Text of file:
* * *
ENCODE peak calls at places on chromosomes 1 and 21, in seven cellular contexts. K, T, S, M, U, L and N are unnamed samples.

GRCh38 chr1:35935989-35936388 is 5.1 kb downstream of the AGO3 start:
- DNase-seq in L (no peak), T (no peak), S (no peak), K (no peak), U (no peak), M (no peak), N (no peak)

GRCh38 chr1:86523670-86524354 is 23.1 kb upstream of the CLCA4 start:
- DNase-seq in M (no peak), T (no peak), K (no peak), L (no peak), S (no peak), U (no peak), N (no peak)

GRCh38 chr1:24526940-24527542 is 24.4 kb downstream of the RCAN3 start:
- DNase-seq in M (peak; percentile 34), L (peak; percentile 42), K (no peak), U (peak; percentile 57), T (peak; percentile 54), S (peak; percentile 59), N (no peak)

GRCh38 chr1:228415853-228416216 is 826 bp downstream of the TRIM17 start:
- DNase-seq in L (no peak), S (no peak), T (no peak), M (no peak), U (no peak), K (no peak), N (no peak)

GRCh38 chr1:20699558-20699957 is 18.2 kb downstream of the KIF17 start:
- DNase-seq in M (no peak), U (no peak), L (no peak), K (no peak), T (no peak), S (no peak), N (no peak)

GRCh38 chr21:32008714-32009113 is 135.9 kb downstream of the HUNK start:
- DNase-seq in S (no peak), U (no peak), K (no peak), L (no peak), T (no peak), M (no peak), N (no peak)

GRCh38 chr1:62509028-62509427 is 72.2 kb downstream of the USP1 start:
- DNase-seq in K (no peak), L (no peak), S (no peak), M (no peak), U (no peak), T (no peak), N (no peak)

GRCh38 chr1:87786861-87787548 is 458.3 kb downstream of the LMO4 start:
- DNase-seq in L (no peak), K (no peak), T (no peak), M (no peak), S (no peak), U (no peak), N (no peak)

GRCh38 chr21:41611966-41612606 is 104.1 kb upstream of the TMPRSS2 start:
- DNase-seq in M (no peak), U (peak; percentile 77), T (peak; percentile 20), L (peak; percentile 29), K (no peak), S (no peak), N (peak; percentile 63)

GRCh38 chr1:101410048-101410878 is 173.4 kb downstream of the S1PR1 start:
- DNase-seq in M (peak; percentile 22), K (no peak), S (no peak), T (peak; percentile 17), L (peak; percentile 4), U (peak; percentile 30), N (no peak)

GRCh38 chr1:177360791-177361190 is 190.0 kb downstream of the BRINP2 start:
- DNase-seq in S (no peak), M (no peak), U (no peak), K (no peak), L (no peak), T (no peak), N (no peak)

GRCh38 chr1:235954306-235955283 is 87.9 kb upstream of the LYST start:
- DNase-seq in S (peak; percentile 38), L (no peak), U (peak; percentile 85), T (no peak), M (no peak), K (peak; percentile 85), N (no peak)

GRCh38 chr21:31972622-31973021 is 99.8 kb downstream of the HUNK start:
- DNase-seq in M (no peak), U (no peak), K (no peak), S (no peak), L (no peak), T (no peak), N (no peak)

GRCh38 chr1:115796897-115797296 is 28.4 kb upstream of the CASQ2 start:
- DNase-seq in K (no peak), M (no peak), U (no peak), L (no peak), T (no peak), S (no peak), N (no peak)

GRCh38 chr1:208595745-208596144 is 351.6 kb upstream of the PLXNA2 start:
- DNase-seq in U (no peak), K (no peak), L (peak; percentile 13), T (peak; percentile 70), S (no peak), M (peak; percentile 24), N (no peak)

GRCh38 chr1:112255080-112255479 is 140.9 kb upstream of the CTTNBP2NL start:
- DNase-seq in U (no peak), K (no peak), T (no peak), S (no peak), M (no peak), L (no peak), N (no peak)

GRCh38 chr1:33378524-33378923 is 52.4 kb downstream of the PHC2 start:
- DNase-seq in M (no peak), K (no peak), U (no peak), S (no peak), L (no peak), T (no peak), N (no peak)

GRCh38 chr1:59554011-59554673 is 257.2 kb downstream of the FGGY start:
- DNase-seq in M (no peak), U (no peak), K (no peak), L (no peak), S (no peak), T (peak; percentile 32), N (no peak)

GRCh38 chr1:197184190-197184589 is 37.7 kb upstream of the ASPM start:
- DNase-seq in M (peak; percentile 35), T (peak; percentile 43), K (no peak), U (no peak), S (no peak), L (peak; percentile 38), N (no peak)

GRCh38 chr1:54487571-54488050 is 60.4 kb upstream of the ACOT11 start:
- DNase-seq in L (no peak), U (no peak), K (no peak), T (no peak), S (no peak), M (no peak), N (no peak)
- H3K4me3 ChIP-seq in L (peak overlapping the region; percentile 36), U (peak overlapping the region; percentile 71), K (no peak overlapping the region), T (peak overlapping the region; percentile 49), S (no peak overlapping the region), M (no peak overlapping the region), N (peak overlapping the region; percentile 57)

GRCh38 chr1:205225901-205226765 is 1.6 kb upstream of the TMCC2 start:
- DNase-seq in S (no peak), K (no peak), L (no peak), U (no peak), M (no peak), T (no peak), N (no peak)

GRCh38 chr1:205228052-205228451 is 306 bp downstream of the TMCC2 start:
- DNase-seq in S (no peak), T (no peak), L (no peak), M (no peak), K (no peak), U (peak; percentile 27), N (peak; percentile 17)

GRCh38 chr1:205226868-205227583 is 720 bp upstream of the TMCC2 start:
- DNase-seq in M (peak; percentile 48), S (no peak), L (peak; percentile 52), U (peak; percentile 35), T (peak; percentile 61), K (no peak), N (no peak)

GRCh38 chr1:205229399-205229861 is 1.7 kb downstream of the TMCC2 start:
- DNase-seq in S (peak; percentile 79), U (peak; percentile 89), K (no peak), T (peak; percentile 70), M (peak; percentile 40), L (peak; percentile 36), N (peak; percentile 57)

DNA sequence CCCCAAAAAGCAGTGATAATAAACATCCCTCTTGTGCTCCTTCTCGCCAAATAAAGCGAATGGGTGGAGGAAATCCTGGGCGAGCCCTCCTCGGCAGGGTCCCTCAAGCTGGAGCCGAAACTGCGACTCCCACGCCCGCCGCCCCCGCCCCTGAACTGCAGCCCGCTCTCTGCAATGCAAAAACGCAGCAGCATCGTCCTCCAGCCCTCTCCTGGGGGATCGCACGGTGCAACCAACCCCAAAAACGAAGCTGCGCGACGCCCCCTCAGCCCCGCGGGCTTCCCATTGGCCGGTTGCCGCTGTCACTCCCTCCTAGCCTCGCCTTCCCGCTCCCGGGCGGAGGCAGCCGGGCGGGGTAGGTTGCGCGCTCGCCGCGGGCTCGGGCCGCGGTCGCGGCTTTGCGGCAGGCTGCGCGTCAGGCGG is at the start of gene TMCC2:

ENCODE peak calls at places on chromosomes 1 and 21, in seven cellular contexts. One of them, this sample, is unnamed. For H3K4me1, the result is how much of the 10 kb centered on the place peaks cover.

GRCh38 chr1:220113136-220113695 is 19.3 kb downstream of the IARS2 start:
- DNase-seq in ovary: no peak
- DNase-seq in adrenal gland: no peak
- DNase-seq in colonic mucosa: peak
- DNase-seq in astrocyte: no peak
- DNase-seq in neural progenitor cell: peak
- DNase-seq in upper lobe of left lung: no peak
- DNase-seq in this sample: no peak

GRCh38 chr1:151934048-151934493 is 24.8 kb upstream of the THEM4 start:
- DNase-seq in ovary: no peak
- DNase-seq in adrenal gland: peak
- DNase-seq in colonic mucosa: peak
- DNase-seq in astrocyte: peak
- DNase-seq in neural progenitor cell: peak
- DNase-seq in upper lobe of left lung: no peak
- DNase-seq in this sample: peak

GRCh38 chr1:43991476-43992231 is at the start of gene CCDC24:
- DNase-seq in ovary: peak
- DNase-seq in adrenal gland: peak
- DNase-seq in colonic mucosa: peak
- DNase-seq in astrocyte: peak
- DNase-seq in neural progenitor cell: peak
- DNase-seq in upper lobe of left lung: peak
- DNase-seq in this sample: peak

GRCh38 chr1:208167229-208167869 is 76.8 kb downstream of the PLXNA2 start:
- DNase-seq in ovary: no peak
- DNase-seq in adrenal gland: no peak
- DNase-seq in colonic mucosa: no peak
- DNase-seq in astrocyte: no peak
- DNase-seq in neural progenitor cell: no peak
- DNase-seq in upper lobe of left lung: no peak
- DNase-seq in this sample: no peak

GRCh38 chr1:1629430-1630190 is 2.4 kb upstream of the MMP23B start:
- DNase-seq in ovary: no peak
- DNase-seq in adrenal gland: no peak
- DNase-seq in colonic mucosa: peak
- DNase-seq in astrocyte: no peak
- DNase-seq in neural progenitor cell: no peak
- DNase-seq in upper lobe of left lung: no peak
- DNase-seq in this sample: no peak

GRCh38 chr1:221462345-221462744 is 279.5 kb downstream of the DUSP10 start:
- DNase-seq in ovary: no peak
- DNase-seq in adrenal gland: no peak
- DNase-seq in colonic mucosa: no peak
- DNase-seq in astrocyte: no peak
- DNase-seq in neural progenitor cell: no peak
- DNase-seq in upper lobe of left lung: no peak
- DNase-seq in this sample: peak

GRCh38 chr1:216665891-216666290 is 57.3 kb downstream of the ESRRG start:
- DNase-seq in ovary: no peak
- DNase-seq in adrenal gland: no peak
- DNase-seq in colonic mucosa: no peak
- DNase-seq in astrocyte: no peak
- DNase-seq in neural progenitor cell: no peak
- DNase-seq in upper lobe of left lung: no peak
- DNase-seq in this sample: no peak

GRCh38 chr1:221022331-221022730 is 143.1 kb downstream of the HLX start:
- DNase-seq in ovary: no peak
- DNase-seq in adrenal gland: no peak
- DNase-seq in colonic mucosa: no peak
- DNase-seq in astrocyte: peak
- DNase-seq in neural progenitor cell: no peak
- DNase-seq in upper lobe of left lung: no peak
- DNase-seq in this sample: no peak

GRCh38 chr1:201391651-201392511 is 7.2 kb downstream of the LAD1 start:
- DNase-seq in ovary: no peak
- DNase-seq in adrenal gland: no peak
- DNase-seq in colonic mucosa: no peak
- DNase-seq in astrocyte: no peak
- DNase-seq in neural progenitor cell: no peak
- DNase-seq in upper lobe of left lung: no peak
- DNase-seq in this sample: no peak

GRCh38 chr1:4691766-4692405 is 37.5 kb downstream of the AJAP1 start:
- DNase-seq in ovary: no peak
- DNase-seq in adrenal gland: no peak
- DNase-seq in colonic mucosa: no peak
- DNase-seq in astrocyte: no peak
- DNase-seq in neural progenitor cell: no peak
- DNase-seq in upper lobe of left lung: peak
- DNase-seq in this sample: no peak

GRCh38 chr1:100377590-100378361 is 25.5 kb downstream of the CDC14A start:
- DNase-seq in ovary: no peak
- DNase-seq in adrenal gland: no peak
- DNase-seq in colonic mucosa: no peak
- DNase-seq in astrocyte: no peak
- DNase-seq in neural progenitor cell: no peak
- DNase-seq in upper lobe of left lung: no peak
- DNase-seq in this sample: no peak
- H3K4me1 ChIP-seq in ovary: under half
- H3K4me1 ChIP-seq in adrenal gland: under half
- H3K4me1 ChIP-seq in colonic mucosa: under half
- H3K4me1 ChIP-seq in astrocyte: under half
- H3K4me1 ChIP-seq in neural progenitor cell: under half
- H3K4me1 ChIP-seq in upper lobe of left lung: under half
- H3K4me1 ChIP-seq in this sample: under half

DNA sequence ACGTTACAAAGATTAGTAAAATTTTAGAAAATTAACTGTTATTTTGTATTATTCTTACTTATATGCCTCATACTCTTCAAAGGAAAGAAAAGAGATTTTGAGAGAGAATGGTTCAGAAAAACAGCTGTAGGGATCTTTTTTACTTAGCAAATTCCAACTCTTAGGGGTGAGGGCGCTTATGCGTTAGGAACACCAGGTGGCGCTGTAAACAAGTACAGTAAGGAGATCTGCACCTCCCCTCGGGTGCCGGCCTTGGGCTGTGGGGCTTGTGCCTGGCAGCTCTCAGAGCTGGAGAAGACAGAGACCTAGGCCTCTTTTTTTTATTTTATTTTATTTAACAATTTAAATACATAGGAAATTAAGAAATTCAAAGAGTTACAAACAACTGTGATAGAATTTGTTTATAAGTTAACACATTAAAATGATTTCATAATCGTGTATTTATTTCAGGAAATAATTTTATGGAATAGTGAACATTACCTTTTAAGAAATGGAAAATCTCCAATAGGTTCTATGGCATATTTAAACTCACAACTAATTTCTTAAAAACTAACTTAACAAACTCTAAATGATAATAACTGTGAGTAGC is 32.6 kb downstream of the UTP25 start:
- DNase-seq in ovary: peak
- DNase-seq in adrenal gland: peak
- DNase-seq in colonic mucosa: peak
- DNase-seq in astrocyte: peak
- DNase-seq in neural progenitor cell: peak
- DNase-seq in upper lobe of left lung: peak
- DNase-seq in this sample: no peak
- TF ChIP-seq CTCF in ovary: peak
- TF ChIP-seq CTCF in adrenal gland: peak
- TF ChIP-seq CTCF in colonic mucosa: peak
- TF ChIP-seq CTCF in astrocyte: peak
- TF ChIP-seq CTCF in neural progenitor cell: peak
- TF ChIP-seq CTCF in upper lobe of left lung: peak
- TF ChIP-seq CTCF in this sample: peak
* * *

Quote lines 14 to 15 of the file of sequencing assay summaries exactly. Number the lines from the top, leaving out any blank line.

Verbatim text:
GRCh38 chr1:62509028-62509427 is 72.2 kb downstream of the USP1 start:
- DNase-seq in K (no peak), L (no peak), S (no peak), M (no peak), U (no peak), T (no peak), N (no peak)